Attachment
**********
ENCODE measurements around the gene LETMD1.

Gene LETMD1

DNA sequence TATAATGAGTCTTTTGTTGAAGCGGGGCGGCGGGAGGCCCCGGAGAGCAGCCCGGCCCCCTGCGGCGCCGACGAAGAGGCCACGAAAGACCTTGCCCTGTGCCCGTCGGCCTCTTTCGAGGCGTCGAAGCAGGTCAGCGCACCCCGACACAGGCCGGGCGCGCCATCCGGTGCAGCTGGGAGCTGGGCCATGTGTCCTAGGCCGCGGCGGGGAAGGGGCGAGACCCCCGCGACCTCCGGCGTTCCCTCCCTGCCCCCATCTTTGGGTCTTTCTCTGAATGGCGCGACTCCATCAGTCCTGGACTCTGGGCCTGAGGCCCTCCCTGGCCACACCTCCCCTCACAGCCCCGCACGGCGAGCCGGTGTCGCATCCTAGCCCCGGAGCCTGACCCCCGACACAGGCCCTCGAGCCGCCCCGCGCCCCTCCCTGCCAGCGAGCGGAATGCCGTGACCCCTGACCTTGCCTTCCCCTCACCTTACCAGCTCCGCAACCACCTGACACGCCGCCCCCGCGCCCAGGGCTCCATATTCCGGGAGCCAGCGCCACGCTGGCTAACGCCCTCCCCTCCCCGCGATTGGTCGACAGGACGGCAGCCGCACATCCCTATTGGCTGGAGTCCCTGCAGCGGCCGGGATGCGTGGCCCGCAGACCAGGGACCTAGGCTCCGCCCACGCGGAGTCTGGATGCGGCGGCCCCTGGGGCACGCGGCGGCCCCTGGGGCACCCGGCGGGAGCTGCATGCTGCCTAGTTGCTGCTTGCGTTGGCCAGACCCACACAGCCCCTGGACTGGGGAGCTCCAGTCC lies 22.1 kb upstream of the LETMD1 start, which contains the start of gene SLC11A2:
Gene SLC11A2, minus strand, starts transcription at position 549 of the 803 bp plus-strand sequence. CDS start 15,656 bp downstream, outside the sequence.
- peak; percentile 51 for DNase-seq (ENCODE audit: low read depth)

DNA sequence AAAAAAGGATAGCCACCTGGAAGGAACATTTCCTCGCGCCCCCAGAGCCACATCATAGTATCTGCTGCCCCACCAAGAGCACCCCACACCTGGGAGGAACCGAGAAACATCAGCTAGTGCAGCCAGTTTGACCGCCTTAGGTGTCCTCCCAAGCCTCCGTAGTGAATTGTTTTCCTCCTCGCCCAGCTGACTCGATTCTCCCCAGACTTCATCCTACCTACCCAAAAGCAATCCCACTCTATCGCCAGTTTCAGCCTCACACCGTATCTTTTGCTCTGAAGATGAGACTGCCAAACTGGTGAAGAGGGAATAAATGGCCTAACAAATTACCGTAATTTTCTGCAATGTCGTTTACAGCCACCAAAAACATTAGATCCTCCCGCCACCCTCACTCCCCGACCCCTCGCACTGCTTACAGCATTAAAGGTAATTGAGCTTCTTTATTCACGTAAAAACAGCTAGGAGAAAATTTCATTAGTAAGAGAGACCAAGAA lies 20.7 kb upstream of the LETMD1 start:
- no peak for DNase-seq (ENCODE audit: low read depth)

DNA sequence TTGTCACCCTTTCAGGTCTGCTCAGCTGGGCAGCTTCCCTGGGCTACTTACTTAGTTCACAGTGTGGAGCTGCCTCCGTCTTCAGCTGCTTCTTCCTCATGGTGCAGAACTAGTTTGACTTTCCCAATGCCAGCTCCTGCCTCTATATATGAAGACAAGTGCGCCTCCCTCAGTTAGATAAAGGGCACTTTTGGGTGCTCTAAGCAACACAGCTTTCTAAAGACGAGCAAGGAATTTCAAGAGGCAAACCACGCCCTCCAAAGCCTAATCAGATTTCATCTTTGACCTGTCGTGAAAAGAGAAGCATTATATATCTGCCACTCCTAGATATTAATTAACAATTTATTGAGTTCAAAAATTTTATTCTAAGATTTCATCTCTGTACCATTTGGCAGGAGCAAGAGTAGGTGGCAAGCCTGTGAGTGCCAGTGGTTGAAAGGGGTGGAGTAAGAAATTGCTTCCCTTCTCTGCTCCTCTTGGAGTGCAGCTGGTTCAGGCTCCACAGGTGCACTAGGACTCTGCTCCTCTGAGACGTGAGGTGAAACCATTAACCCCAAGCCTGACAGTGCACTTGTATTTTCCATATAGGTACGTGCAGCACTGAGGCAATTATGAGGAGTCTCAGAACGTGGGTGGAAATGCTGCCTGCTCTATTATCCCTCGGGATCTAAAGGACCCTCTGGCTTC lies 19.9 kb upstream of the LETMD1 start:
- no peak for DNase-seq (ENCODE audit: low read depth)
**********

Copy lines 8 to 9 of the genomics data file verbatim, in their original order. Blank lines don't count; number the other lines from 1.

DNA sequence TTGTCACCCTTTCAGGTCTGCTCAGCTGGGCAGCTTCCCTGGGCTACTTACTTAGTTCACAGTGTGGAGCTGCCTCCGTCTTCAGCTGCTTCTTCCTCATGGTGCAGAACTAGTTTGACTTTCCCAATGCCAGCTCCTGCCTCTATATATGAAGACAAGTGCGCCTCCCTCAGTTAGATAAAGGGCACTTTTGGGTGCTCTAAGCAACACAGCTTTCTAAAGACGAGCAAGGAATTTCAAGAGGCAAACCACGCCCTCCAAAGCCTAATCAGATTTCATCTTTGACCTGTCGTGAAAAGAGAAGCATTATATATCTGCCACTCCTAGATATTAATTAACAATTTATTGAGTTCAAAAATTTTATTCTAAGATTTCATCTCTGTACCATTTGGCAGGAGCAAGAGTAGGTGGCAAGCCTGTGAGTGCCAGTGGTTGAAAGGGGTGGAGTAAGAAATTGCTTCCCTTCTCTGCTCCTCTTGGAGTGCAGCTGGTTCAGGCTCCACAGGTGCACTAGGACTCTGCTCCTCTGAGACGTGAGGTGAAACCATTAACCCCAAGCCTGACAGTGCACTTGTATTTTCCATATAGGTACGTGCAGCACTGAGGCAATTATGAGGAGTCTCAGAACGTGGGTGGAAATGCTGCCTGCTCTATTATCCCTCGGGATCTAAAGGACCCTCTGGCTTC lies 19.9 kb upstream of the LETMD1 start:
- no peak for DNase-seq (ENCODE audit: low read depth)